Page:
How New York City is Fighting Back Against Trump’s Budget Cuts to Art Programs

A picture of the Statue of Liberty.

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Early drafts of the Trump Administration’s budget proposed to kill several major sources of culture funding, including: The National Endowment for the Arts, the National Endowment for the Humanities, the Corporation for Public Broadcasting, and the Institute of Museum of Library services. Nothing is set in stone yet, but New York City, a city which prides itself on being a beacon of art and culture in America, isn’t leaving its fate up to the whims of 45 and his friends.

With the support and feedback of nearly 200,000 New York residents, the city announced a plan this week to support the arts in the city, particularly outside the downtown core. A plan called CreateNYC.

CreateNYC’s priorities are threefold:

First, to provide more cultural services to low-income and minority residents. Research done over the past year by the city shows that most participation in the arts is among the city’s top earners (and is it any wonder, with Hamilton tickets going into four figures?). But most New Yorkers, of all income levels, want access.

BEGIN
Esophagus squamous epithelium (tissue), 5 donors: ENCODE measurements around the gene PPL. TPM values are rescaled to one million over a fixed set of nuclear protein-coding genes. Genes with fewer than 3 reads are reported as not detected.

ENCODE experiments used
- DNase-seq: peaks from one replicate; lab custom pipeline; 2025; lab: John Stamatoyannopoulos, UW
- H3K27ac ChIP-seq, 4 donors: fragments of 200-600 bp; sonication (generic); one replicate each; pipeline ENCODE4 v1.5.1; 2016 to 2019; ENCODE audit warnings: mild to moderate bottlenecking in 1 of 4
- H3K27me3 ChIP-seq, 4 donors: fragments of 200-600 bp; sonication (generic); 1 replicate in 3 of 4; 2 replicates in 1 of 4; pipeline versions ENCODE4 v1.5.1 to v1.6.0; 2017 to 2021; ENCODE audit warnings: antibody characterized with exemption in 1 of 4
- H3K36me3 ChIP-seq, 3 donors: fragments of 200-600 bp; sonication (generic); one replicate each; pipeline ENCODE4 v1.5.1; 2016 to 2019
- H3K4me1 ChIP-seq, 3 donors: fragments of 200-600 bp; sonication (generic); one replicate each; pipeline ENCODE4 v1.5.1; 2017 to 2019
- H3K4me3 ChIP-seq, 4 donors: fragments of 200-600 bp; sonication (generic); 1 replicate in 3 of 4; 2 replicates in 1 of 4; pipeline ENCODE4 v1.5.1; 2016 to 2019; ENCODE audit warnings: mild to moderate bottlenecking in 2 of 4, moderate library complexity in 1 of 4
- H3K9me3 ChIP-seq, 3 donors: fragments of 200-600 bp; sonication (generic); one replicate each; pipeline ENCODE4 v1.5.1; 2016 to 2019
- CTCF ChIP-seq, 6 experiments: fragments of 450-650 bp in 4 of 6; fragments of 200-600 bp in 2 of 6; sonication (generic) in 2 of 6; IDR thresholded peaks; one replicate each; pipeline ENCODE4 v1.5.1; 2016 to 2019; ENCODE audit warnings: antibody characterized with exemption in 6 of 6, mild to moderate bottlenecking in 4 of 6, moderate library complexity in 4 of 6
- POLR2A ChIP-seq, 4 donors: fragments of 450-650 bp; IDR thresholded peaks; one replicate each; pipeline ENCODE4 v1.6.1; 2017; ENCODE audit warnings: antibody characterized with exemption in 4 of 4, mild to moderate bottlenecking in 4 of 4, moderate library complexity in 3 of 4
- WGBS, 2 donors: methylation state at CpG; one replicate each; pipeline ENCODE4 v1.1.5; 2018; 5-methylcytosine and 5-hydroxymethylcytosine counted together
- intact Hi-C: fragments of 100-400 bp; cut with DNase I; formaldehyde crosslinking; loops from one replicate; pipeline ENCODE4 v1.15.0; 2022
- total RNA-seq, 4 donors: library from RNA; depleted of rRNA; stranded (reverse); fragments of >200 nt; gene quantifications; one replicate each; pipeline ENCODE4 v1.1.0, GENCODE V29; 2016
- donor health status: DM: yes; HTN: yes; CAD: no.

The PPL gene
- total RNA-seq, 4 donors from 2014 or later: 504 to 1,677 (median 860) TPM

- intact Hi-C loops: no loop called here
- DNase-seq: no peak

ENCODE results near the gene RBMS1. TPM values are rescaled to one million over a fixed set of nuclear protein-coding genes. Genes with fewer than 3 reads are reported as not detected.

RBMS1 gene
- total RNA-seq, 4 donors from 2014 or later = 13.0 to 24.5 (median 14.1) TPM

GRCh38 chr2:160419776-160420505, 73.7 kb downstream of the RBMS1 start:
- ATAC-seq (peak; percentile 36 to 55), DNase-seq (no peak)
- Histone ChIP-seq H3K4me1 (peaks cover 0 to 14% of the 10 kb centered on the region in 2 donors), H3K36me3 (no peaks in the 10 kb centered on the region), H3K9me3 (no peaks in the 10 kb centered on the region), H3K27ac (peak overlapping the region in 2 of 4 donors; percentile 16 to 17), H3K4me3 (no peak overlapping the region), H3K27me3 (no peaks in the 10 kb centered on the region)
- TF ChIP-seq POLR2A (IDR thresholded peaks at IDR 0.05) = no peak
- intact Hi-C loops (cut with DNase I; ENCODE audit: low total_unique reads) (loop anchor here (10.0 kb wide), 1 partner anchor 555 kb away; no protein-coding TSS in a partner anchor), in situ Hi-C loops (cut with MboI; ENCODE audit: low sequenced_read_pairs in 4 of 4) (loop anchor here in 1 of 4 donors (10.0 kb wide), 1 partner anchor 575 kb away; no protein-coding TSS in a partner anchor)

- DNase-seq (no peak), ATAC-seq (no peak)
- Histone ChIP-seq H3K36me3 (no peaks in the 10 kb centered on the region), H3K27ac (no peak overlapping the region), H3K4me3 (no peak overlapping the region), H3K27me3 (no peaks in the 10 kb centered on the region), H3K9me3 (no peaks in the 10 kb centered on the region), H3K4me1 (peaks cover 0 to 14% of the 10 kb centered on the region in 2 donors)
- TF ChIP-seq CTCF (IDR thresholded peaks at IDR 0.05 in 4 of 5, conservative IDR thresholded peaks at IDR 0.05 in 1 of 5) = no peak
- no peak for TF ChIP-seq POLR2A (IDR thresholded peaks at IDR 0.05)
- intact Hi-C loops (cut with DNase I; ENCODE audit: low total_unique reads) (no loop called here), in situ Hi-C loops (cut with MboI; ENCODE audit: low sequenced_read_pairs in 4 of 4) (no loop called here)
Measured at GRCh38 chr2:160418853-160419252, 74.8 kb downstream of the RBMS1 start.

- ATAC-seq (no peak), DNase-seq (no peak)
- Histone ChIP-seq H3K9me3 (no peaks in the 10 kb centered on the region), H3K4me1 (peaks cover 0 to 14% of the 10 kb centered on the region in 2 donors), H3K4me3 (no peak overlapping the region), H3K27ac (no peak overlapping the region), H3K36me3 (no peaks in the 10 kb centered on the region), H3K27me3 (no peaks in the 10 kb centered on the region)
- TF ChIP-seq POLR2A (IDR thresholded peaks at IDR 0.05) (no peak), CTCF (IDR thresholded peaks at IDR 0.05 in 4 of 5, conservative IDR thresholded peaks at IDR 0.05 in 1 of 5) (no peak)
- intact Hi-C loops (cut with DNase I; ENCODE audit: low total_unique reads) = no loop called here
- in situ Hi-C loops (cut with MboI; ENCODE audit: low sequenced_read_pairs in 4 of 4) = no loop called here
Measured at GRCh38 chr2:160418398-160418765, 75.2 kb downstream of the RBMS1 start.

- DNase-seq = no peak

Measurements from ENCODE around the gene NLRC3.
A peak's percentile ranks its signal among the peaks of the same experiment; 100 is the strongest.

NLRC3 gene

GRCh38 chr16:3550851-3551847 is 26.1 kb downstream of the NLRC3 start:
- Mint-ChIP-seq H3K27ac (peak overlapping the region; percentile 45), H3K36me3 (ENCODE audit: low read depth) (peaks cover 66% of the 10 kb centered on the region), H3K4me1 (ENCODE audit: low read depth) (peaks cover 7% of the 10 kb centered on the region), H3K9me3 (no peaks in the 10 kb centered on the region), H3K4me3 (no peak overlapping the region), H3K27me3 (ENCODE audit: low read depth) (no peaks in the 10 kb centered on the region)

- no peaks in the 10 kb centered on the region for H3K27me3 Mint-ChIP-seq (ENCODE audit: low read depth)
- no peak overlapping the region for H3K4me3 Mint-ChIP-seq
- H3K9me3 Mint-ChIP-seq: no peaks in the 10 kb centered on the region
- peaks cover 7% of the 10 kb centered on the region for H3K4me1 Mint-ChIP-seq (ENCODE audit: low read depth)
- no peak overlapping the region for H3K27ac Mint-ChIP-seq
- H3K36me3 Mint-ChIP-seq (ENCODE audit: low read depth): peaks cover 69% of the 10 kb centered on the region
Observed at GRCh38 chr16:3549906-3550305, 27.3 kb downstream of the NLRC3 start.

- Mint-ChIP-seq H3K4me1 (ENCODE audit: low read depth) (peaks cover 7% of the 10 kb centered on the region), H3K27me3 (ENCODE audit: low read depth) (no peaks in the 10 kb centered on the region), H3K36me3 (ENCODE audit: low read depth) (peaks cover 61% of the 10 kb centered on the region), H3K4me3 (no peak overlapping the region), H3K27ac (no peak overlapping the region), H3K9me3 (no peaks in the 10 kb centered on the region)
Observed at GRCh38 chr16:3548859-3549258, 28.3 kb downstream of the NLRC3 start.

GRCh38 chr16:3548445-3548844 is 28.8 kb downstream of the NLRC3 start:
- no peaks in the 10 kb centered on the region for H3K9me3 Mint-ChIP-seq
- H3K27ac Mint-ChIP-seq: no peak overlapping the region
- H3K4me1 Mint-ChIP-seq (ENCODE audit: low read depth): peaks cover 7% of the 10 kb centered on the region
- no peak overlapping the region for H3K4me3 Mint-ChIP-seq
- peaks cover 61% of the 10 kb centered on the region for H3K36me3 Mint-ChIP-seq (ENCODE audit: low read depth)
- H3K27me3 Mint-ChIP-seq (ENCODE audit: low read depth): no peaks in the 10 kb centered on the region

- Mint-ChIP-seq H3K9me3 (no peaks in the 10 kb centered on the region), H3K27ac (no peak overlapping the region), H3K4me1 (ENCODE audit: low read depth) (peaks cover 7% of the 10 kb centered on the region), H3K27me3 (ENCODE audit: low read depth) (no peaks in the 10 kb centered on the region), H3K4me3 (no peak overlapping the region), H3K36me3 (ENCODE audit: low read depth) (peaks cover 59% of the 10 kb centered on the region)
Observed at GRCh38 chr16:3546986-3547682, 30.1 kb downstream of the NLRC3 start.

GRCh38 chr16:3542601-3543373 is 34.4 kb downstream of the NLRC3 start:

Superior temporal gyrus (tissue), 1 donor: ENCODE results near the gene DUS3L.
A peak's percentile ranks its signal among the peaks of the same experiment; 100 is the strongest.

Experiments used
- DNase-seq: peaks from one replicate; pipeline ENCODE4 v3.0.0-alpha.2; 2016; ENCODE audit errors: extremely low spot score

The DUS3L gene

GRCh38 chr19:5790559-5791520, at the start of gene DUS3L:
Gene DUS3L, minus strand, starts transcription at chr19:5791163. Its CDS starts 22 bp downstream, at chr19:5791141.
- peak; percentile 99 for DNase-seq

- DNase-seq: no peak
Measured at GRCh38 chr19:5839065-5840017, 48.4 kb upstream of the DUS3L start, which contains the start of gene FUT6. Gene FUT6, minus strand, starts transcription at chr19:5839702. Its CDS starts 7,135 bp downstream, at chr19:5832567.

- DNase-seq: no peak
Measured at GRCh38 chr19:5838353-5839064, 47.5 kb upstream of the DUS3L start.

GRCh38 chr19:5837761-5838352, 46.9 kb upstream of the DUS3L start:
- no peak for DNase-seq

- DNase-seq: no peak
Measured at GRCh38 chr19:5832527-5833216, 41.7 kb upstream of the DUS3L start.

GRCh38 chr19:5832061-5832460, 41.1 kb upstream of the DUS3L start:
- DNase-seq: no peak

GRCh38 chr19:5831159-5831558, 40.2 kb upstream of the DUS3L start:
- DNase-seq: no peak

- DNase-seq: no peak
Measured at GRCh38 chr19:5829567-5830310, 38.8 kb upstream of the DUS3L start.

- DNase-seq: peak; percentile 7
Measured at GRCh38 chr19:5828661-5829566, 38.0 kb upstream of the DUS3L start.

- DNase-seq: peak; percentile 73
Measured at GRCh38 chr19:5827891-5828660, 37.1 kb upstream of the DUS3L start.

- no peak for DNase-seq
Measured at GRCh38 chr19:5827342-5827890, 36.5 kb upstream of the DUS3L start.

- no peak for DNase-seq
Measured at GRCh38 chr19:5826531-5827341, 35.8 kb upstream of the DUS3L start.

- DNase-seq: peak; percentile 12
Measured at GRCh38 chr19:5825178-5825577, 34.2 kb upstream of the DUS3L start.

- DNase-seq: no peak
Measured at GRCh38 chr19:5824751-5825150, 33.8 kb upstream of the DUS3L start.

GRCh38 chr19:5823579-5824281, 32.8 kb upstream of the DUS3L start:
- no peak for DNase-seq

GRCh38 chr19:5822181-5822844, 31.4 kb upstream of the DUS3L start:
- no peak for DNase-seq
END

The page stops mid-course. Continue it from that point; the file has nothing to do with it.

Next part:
Second, to ensure diversity in the city’s cultural decision-making processes. Less than 40 percent of the employees of NYC’s cultural organizations surveyed as people of color, though nearly 70 percent of the city’s population surveyed as the same. One step they intend to take in this direction, with the aid of the DCLA and the City University of New York, is to place paid undergrad internships with as many institutions as they can. Paid internships allow disadvantaged students the chance to gain work experience, and access to careers in traditionally privileged spaces. Additionally, translation services and disability access are being prioritized.

Third, to support individual artists. Grants already offered by the city will increase and multiply under CreateNYC.

“This is an exciting moment for everyone who cares about culture in New York City,” the Cultural Affairs commissioner, Tom Finkelpearl, said in a statement. “We are proud to be the largest local funder of art and culture in America.”

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